After the 2004 hurricanes, SR 47 was closed for some time where the flow crossed from West to East. The previous flood of ’98 closed CR 232 west of the 47 light. Nearby residents understand the importance of the Silviculture/Ag 6 designation for most of the Flats. In Gilchrist we are talking 120 square miles of land that needs to remain in timber and wildlife habitat. You can see the green “band” of the Wacassassa Flats in this Google Maps photo. You can also see the proximity of the farm operation to the wetlands the fields surround. Liquid waste from the nearby diary have been applied on this land in the Flats.

North Florida Holstein’s Piedmont Tract consists of four parcels in The Flats: 920 acres in Sections 3 ,4, by 5 of T9S/R15E or North side of CR 232 between US 129 and SR 47; Future Land Use Map designates 625 acres. as Silviculture/Ag6 which does not permit
intensive agricultural uses. The remaining 285 acres are Ag5 which requires a Special Use Permit for Intensive Ag, defined by a Florida Dept. Environmental Protection permit (FDEP). The Gilchrist County Comprehensive Plan standards for intensive agriculture
specify that manure should not be spread within 500 feet of a wetland, a condition which cannot be met in the Piedmont Tract.

Most of the Piedmont land was purchased in 2008 and timber clear-cut by 2009 as shown on Dept. Revenue aerial photos. Gilchrist Comprehensive Plan allows one rotation of only row crops such as melons on Type A or B soils between timber plantings;
This land does NOT have A or B soils, but much wetter terrain mostly. So only grazing between timber crops is allowed. Yet manure has been spread and millet planted since approximately 2009. NFH obtained a DEP permit FLA282821-003 for five years April of 2011.

The Suwannee River Water Management District issued five wells with pivots  2-83-00122M4 August 2011.  Both of these Florida agencies are negligent to issue permits AGAINST the public interest; i.e. Violations of Gilchrist County Land Use Elements. It appears from the public records that NFH may have as many as 8,000 animals on their property which was given a limit of approximately 3,100 as of the l993 rules in Gilchrist with no additional Permit obtained.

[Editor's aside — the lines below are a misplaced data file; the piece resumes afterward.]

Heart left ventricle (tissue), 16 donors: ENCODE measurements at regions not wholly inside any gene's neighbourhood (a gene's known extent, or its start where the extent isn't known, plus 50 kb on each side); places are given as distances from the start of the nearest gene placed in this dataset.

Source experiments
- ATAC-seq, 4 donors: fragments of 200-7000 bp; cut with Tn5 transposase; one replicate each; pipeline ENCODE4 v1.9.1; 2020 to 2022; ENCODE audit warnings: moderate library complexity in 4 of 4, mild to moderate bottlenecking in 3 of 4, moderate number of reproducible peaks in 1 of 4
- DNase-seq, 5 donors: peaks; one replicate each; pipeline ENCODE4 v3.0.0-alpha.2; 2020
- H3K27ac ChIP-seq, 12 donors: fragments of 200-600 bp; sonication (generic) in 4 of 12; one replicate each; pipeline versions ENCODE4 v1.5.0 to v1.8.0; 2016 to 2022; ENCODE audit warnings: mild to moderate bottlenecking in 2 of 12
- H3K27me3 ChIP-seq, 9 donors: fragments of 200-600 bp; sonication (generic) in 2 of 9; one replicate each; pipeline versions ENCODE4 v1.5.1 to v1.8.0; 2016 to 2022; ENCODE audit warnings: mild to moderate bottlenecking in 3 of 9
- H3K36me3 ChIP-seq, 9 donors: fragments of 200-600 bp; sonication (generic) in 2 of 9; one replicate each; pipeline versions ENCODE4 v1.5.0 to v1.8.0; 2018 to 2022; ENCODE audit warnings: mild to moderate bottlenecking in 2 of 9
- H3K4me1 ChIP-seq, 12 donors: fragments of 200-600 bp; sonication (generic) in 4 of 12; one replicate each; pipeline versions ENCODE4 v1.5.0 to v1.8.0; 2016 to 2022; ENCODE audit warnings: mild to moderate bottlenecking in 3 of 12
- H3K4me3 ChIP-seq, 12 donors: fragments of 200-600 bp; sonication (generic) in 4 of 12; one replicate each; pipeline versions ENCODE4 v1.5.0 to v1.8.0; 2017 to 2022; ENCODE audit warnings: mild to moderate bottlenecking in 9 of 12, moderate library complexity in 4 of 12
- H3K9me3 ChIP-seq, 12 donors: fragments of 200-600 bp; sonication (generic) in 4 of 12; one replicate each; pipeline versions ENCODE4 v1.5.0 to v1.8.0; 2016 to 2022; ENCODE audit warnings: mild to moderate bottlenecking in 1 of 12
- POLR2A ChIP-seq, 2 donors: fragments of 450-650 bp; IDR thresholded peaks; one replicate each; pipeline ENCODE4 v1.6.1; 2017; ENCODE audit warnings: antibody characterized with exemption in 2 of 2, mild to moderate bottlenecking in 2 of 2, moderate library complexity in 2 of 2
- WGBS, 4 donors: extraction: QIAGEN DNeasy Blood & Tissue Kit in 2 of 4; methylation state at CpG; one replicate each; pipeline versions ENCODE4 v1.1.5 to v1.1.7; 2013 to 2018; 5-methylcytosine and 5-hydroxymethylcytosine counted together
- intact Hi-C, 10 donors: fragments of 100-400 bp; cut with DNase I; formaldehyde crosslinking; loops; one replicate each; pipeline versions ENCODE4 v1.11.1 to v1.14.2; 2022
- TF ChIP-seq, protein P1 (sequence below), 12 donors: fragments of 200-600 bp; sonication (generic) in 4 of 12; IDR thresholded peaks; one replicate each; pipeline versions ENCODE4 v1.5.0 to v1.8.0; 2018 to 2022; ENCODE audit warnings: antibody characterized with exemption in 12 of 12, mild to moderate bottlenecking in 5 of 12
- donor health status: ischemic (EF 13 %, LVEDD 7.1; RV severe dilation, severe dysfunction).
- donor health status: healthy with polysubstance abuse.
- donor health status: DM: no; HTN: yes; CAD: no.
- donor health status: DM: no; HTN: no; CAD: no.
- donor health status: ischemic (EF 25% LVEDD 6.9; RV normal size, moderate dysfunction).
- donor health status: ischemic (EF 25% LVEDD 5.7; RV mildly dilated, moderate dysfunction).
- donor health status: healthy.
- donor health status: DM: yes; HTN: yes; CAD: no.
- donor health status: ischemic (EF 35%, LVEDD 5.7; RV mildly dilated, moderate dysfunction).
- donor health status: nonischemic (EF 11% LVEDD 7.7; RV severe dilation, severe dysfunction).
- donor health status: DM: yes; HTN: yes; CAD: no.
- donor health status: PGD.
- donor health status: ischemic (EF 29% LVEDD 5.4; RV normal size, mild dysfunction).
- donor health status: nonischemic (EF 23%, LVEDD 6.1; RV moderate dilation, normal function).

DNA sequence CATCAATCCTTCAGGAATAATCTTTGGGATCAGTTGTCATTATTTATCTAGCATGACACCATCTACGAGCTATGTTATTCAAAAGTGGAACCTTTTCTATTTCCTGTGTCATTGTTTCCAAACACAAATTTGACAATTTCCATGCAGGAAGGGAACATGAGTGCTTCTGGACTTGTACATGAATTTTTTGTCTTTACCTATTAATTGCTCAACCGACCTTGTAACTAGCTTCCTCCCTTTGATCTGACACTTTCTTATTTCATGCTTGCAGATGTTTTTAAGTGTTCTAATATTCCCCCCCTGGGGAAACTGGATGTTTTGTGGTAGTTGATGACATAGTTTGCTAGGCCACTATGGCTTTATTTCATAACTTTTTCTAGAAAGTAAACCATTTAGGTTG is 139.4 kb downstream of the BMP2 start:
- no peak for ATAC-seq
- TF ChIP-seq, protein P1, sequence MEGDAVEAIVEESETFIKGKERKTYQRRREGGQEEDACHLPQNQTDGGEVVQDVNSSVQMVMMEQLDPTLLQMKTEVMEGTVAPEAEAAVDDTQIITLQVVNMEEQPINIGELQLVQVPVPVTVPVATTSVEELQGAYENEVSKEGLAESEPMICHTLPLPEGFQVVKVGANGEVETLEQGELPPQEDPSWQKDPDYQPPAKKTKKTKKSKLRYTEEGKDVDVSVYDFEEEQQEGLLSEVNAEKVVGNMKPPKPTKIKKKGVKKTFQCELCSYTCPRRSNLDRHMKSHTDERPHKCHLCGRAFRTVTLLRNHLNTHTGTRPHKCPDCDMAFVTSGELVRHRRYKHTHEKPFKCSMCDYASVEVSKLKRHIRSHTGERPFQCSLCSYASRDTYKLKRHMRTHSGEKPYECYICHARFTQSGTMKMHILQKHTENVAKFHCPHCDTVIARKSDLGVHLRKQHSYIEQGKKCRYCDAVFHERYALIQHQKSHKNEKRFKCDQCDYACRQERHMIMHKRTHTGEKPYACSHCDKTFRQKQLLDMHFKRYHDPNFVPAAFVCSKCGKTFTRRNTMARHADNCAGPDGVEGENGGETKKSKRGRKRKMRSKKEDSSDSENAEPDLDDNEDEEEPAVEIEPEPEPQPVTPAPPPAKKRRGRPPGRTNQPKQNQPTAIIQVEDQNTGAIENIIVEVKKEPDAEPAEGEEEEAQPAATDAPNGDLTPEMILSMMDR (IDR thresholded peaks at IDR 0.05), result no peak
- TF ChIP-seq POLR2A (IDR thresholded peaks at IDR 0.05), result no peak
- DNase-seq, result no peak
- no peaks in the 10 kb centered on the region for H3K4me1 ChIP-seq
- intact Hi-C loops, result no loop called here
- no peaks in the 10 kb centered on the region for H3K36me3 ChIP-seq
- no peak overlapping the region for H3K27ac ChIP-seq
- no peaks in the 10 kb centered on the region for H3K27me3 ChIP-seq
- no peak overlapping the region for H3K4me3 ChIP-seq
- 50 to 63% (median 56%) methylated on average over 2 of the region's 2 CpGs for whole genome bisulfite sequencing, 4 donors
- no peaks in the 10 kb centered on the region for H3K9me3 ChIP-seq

As of July 2012 the timber has NOT been replanted when the usual practice would have it done by one year. Gilchrist County has notified the owner of his failure to conform and given 120 days to correct by late Nov. 2012.
You can make comments to the following:: FDEP<> SRWMD <dinges_j@srwmd> Submitted by the Gilchrist Action Committee, compiled August 13, 2012


Suwannee River Water Management District Rescinds Water Conservation Restrictions Following TS Debby Water restrictions remain in effect for Alachua, Bradford, Columbia, Gilchrist, Jefferson, Levy, Madison, and Union counties.
The amended order also extends the water restrictions to all unincorporated areas of Alachua County that are located in the St. Johns River Water Management District (SJRWMD), in accordance with a delegation agreement between the two water
management districts and the Alachua County Board of County Commissioners.

The water shortage order was rescinded for Baker, Dixie, Hamilton, Lafayette, Putnam, Suwannee and Taylor counties. In those counties the District’s permanent, year-round landscape irrigation rule is in effect. The rule allows lawn and landscape watering two
days per week from mid-March to the first Sunday in November, but not between 10 a.m. and 4 p.m. Watering is allowed one day per week throughout the rest of the year. Some local governments have adopted or plan to adopt their own permanent, year-round
conservation ordinances so please check with your city and county.
Historically following tropical rain events, groundwater levels have dropped back down very quickly. It may be too soon to have rescinded these ground water saving rules.

Contact: Eric Draper (850) 251-1301 or Manley Fuller (850) 567-7129
Florida’s Water & Land Legacy Campaign Launches Constitutional Amendment Drive to Guarantee Funding for Environmental Protection in Florida


TALLAHASSEE––Aiming to provide a stable, dedicated funding source for the acquisition of conservation and recreation lands in Florida, a coalition of leading defenders of the state’s environment today launched a Constitutional amendment petition drive to ask
voters to guarantee support for this long-term state priority.